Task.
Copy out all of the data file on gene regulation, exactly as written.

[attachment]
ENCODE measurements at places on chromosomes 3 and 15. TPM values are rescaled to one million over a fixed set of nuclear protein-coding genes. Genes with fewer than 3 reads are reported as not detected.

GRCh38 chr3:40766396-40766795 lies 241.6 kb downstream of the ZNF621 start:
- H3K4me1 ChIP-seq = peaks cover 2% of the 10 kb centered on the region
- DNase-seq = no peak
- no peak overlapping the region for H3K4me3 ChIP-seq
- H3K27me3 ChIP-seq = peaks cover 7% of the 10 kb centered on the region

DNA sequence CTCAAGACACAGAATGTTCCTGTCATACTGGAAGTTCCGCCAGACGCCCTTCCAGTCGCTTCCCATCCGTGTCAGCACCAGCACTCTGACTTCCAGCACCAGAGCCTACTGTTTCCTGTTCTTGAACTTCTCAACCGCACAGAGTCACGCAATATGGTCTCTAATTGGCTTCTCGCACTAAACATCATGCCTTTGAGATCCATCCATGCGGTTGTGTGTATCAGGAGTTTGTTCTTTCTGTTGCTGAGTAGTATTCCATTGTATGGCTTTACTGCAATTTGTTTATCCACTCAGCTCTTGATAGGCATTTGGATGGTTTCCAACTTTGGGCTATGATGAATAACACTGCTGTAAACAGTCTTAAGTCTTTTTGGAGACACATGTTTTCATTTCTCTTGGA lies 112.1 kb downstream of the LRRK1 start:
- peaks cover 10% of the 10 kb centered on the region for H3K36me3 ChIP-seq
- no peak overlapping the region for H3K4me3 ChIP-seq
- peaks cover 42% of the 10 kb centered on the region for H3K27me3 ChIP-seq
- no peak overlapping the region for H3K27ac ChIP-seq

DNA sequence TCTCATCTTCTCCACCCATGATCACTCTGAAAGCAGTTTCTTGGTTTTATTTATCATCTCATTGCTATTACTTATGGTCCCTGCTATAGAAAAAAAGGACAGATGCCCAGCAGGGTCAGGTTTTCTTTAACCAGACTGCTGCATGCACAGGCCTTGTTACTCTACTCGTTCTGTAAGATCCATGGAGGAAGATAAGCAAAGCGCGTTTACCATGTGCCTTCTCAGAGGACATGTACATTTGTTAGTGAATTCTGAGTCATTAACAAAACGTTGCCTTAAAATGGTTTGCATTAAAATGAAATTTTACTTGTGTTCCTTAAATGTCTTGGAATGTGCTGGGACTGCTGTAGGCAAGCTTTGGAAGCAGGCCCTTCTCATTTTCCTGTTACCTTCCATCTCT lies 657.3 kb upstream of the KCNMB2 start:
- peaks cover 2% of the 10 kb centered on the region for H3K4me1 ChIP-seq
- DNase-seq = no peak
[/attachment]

ENCODE measurements at places on chromosomes 3 and 15. TPM values are rescaled to one million over a fixed set of nuclear protein-coding genes. Genes with fewer than 3 reads are reported as not detected.

GRCh38 chr3:40766396-40766795 lies 241.6 kb downstream of the ZNF621 start:
- H3K4me1 ChIP-seq = peaks cover 2% of the 10 kb centered on the region
- DNase-seq = no peak
- no peak overlapping the region for H3K4me3 ChIP-seq
- H3K27me3 ChIP-seq = peaks cover 7% of the 10 kb centered on the region

DNA sequence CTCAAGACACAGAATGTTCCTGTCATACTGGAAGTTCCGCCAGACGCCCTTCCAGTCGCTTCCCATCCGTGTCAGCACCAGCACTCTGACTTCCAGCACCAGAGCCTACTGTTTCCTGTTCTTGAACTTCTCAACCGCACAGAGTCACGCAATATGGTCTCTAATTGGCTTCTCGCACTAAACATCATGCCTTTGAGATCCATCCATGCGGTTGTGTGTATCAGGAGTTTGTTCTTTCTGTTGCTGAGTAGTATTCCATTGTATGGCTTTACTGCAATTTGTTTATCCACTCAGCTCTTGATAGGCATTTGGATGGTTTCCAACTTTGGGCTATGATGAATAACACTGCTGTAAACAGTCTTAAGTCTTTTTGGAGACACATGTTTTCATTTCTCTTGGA lies 112.1 kb downstream of the LRRK1 start:
- peaks cover 10% of the 10 kb centered on the region for H3K36me3 ChIP-seq
- no peak overlapping the region for H3K4me3 ChIP-seq
- peaks cover 42% of the 10 kb centered on the region for H3K27me3 ChIP-seq
- no peak overlapping the region for H3K27ac ChIP-seq

DNA sequence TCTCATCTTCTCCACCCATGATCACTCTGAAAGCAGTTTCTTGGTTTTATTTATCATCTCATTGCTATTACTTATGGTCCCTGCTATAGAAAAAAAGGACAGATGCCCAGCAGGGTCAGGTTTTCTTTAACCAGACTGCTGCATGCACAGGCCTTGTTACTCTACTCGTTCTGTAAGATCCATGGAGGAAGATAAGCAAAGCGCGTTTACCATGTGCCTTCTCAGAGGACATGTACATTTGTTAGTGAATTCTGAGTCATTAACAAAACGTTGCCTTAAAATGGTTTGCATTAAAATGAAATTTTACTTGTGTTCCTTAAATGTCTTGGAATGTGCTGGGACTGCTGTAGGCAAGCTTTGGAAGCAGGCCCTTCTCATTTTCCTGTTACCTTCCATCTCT lies 657.3 kb upstream of the KCNMB2 start:
- peaks cover 2% of the 10 kb centered on the region for H3K4me1 ChIP-seq
- DNase-seq = no peak